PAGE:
Let them live! Let them live! The glory is living, not dying

Let them live! Let them live! The glory is living, not dying

Robert Tanitch reviews Flowers of the Forest at Jermyn Street Theatre, London SW1

As the song says, the flowers of the forest are all wede away. 10,000 died during the Battle of Flodden. Where have all the flowers gone?  Where have all the soldiers gone? Gone to graveyards, everyone. Oh, when will they ever learn? Ten million died during the Great War.

Anthony Biggs has discovered a play by John Van Druten that few people will have heard of, let alone seen. The Flowers of the Forest premiered in 1934 and proved too depressing for audiences who did not want to be reminded of the things they may have thought and said during the war.

Biggs’s production is well acted. The play 80 years ago, I suspect, was underestimated by the critics and the public, precisely because it was pacifist.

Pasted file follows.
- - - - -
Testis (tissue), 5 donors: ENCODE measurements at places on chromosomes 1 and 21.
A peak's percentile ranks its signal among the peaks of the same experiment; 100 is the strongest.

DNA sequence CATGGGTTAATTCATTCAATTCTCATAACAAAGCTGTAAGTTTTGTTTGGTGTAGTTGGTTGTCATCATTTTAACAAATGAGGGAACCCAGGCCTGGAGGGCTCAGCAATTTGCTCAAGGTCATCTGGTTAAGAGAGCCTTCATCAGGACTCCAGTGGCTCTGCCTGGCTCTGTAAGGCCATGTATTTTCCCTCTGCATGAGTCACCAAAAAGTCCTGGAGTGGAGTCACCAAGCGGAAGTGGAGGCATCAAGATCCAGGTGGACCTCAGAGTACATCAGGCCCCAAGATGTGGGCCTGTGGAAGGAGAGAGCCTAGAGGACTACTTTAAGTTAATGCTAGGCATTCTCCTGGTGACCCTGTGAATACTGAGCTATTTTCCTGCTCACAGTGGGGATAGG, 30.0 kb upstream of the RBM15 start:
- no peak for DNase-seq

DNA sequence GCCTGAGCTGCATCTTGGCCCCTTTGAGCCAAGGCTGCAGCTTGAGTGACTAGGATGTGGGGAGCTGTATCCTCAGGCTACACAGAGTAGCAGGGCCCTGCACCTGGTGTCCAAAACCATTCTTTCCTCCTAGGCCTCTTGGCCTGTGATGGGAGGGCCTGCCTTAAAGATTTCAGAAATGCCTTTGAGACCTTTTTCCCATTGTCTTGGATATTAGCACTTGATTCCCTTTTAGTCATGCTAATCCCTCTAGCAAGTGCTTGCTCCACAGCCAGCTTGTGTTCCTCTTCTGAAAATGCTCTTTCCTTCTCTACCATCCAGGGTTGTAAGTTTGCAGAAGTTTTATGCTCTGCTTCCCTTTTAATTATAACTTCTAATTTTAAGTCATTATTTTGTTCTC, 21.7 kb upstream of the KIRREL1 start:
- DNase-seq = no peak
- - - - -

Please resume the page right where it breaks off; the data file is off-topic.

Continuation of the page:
Two sisters lose their fiancés during the war. The first and third acts are set in 1934, when their lives have been blighted. The second act is set during 1914 and 1916. Mercia (Debra Penny) rejects Thomas (Daniel Fine) because he will not hate Germans.  Richard (Gabriel Vick), a poet, who goes from the exaltation of a Richard Brooke to the deep bitterness of a Wilfred Owen, rejects Naomi (Sophie Ward) because of the horrors he has seen in Flanders.

Robert Tanitch logoMen die in wars. Men die of disease in peace time. Life is cruel. The last scene involves a bit of telepathy when the lost poem, Richard wrote for Naomi when he was dying, is spoken through the voice of a young man (Max Wilson) in 1934 who is dying of consumption.

The play’s pacifist message is loud and clear. Wars are ugly and should be stopped. Like Wilfred Owen, Van Druten is angry about the lies (Dulce et Decorum EST pro patria mori) and lambasts the Church for supporting the war and its unchristian sentiments. Patriotism and heroism are not enough. Let the men live. Let them live. The glory is in living, not dying.

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